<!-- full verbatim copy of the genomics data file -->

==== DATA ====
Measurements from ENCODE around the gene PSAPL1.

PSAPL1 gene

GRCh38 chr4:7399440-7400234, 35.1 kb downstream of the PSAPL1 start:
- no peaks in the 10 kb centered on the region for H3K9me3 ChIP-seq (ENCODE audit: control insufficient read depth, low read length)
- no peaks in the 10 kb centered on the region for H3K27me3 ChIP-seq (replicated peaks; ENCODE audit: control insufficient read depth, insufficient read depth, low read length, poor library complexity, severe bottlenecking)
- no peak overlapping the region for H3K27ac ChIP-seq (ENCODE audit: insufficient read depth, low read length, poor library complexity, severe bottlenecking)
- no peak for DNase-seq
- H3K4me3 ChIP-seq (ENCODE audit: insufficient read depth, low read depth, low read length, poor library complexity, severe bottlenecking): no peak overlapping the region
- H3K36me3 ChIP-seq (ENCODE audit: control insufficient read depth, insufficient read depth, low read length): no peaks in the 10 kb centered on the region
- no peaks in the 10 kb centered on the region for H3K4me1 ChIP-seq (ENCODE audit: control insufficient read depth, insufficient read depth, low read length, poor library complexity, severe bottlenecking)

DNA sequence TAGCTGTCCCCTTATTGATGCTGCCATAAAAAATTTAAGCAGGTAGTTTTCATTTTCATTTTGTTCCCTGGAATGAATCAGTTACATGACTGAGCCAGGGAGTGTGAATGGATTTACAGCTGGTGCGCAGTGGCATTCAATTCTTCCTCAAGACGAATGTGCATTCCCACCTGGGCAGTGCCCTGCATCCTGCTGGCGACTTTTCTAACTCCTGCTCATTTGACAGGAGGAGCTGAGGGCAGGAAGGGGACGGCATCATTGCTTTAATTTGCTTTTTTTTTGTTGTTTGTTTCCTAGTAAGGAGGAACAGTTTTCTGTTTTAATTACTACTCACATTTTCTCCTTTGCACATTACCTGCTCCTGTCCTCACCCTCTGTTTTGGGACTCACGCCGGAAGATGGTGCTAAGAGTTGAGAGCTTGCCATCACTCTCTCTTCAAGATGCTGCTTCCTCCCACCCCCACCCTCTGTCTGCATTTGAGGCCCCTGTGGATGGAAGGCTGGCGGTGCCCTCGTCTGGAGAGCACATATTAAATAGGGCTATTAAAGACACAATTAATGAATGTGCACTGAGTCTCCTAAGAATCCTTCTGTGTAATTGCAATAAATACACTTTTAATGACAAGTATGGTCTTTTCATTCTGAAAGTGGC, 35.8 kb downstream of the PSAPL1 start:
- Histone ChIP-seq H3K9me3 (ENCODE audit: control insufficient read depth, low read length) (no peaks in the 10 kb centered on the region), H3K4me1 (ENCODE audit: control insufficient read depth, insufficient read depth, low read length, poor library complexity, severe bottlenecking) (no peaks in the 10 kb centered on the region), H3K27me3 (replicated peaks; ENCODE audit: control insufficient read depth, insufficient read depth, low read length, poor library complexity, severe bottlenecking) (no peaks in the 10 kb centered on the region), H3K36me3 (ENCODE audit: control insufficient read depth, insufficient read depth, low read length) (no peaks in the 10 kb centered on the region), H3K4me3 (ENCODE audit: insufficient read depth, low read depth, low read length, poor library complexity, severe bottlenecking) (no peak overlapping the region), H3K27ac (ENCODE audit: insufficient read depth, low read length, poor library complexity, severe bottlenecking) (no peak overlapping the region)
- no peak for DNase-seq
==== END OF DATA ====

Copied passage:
Measurements from ENCODE around the gene PSAPL1.

PSAPL1 gene

GRCh38 chr4:7399440-7400234, 35.1 kb downstream of the PSAPL1 start:
- no peaks in the 10 kb centered on the region for H3K9me3 ChIP-seq (ENCODE audit: control insufficient read depth, low read length)
- no peaks in the 10 kb centered on the region for H3K27me3 ChIP-seq (replicated peaks; ENCODE audit: control insufficient read depth, insufficient read depth, low read length, poor library complexity, severe bottlenecking)
- no peak overlapping the region for H3K27ac ChIP-seq (ENCODE audit: insufficient read depth, low read length, poor library complexity, severe bottlenecking)
- no peak for DNase-seq
- H3K4me3 ChIP-seq (ENCODE audit: insufficient read depth, low read depth, low read length, poor library complexity, severe bottlenecking): no peak overlapping the region
- H3K36me3 ChIP-seq (ENCODE audit: control insufficient read depth, insufficient read depth, low read length): no peaks in the 10 kb centered on the region
- no peaks in the 10 kb centered on the region for H3K4me1 ChIP-seq (ENCODE audit: control insufficient read depth, insufficient read depth, low read length, poor library complexity, severe bottlenecking)

DNA sequence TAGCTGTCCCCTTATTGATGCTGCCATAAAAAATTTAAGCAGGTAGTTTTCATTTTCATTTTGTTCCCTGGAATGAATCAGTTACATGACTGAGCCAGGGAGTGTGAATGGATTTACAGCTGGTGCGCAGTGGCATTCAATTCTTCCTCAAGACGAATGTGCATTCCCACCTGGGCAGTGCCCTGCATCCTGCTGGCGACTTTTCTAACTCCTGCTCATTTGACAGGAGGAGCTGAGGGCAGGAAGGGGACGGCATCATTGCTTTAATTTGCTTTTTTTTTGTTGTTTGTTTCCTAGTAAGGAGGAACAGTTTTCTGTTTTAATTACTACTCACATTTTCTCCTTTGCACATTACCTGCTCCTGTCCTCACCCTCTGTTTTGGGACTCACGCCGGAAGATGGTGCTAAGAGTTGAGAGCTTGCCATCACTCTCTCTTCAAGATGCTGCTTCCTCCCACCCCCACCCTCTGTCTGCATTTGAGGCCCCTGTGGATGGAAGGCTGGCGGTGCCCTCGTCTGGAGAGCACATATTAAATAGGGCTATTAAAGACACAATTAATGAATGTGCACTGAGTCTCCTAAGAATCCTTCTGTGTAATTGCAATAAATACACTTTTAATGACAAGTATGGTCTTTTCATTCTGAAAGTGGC, 35.8 kb downstream of the PSAPL1 start:
- Histone ChIP-seq H3K9me3 (ENCODE audit: control insufficient read depth, low read length) (no peaks in the 10 kb centered on the region), H3K4me1 (ENCODE audit: control insufficient read depth, insufficient read depth, low read length, poor library complexity, severe bottlenecking) (no peaks in the 10 kb centered on the region), H3K27me3 (replicated peaks; ENCODE audit: control insufficient read depth, insufficient read depth, low read length, poor library complexity, severe bottlenecking) (no peaks in the 10 kb centered on the region), H3K36me3 (ENCODE audit: control insufficient read depth, insufficient read depth, low read length) (no peaks in the 10 kb centered on the region), H3K4me3 (ENCODE audit: insufficient read depth, low read depth, low read length, poor library complexity, severe bottlenecking) (no peak overlapping the region), H3K27ac (ENCODE audit: insufficient read depth, low read length, poor library complexity, severe bottlenecking) (no peak overlapping the region)
- no peak for DNase-seq